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Tackling deadly dust together

26 February 2018

Jasmeen Daji, campaigns communications co-ordinator at IOSH, provides an update on the work it has carried out over the past 18 months – with the help of cross-industry commitment – to minimise occupational risks of exposure to silica dust

Crystalline silica is a natural substance found in stone, rocks, sand and clay, as well as products like bricks, tiles, concrete and some plastic composites. Its impact on people who are exposed to it can be deadly. 

When these materials are worked on, for example by cutting or drilling, the crystalline silica is released as a very fine dust. Every week in Britain, an estimated 15 people die from lung cancer caused by exposure to this dust at work. 

In the European Union, it is estimated there are around five million people exposed to silica dust in the workplace annually. 

A cross-sectoral group of organisations have called time on the issue. After signing a commitment to tackle the cancer risk posed by respirable crystalline silica (RCS), they have removed or substituted materials which contain the deadly dust while others have introduced mechanisms to control what workers breathe in.

The ‘Tackling respirable crystalline together: a cross-industry commitment’ was joined by organisations from construction, rail and mineral products industries, as well as professional bodies, academics and unions.

No Time to Lose (NTTL) campaign

It followed a roundtable discussion hosted by the Institution of Occupational Safety and Health (IOSH) as part of its No Time to Lose (NTTL) occupational cancer campaign in March 2016.

The commitment aimed to achieve three principal objectives:

  • to work together to reduce exposure to RCS through effective monitoring and management of dust
  • to increase awareness and understanding of the potential health risks associated with exposure to RCS, to change attitudes and behaviours
  • to share good practice on the management of RCS across industry sectors.

In November 2017, IOSH organised a meeting to discuss the important work implemented by organisations. 

Speaking about actions taken by IOSH, Shelley Frost, IOSH’s director of strategic development, said: “We surveyed 36 No Time to Lose pledge signatories to see what actions had been taken.

“It was encouraging to see a number of participants eliminating the risk by removing or substituting silica-containing materials and considering mechanisms for controlling dust at source. Over 70 per cent are also actively reviewing contractors’ risk assessments for potential silica dust exposure and controls.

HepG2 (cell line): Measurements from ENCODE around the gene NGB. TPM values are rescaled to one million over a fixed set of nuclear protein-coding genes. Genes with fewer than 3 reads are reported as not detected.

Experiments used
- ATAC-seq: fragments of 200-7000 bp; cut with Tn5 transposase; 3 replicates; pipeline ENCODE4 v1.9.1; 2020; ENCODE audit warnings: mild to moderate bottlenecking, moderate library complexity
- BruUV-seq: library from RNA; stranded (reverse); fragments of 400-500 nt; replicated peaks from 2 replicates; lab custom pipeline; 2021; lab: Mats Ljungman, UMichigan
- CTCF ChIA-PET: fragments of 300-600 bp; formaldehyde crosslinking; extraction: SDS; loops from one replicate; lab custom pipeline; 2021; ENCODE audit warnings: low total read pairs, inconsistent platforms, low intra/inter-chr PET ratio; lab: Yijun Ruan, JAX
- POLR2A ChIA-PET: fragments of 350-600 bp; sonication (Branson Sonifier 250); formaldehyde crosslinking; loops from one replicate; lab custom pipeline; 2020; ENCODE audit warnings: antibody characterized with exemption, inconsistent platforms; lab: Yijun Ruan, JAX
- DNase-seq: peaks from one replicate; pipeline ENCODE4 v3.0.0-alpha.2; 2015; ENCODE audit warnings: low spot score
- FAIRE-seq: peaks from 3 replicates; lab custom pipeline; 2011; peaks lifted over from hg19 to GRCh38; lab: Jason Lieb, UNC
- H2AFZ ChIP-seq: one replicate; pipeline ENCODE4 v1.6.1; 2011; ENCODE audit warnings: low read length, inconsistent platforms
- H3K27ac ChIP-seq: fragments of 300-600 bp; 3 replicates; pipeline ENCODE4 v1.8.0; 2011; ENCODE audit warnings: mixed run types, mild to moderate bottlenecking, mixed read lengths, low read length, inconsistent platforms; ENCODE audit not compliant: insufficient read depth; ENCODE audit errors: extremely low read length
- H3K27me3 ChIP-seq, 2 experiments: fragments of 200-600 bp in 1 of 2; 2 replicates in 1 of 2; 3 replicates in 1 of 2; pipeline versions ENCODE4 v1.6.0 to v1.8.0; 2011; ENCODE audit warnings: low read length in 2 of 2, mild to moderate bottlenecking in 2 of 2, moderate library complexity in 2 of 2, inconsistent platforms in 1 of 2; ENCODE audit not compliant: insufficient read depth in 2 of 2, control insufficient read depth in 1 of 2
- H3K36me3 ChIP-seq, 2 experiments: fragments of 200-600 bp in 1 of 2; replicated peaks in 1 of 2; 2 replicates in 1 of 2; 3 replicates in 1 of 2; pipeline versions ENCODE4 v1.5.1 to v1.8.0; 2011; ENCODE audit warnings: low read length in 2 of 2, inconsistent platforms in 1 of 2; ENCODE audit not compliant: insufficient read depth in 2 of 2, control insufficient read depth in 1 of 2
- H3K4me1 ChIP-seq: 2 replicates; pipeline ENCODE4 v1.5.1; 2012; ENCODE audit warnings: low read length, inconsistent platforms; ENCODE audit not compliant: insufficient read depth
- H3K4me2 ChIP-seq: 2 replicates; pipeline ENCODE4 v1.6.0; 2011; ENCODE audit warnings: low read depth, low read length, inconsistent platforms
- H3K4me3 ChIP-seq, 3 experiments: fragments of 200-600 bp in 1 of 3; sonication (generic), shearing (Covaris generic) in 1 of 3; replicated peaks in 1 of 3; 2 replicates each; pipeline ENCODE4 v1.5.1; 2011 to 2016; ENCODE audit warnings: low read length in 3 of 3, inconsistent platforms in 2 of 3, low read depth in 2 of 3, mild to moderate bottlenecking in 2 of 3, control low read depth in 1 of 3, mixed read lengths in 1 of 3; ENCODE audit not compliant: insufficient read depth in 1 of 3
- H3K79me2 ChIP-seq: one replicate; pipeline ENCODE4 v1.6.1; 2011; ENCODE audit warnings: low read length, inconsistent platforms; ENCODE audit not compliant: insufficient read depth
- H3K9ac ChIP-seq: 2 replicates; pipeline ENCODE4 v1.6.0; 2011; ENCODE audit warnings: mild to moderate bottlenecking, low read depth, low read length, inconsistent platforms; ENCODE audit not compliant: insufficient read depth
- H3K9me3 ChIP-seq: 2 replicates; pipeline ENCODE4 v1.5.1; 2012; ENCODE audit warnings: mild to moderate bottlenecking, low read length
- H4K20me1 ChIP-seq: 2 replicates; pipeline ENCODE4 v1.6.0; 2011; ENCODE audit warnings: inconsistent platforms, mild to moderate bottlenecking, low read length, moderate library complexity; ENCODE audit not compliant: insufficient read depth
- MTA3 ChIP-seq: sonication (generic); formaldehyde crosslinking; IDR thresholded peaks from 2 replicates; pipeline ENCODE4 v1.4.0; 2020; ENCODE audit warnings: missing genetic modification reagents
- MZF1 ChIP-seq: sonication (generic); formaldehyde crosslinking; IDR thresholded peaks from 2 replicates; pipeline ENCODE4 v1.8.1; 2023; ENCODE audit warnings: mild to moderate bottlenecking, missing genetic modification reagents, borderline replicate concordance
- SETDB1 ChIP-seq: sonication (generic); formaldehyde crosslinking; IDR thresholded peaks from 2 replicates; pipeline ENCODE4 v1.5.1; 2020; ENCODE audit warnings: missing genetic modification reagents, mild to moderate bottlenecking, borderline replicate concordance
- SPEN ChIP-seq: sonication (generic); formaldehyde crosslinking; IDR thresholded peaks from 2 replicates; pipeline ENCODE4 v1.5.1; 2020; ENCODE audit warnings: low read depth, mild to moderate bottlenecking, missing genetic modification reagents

“This really illustrates how our campaign is helping businesses drive change and prevent exposure to RCS.

“We have also raised awareness of silica dust at over 50 events globally and have collaborated with other organisations to adapt and translate the campaign's silica dust resources to help raise awareness at conferences overseas.”

Raising awareness

Other organisations provided updates. The International Commission on Occupational Medicine publicised findings from a study which revealed that around 48,000 deaths are caused by exposure to silica dust at work worldwide, every year.

The Institute of Occupational Medicine published a scientific paper that includes a health and economic assessment for RCS, which is being used to underpin possible changes to European Regulations. Imperial College London highlighted the silica burden at high-profile conferences.

The UK’s Health and Safety Executive is tackling RCS through a variety of interventions including its Health and Work strategy, Go Home Healthy campaign and the Workplace Healthy Lungs Summit. The British Occupational Hygiene Society launched a new course ‘Certificate in Controlling Health Risks in Construction’ and Unite the Union has raised awareness of RCS to all Unite National Industrial Sector Committees.

The Office of Road and Rail, Crossrail and Network Rail are working to improve conditions and raise awareness throughout the rail industry. Network Rail has implemented a strategic review, comparing ballast and dust specifications, gaining a better understanding of risk exposures and providing a range of mitigations to reduce the risk of exposure.

The Mineral Products Association has developed a health surveillance chest x-ray programme, and has conducted over 2,000 chest x-rays. 

In the construction industry, Tideway has written a designers’ guide and has eliminated the health risks at the design stage on a number of initiatives. Park Health and Safety Partnership’s occupational hygienists have engaged clients on several major UK construction projects by providing support and advice to mitigate exposure.

During the discussion, representatives also shared issues they felt needed to be addressed. These include raising awareness of RCS to SMEs and younger workers, and sharing good practice more widely through online communications channels including social media.

To find out more about the initiatives implemented by organisations and to get free resources to tackle silica dust, visit www.notimetolose.org.uk.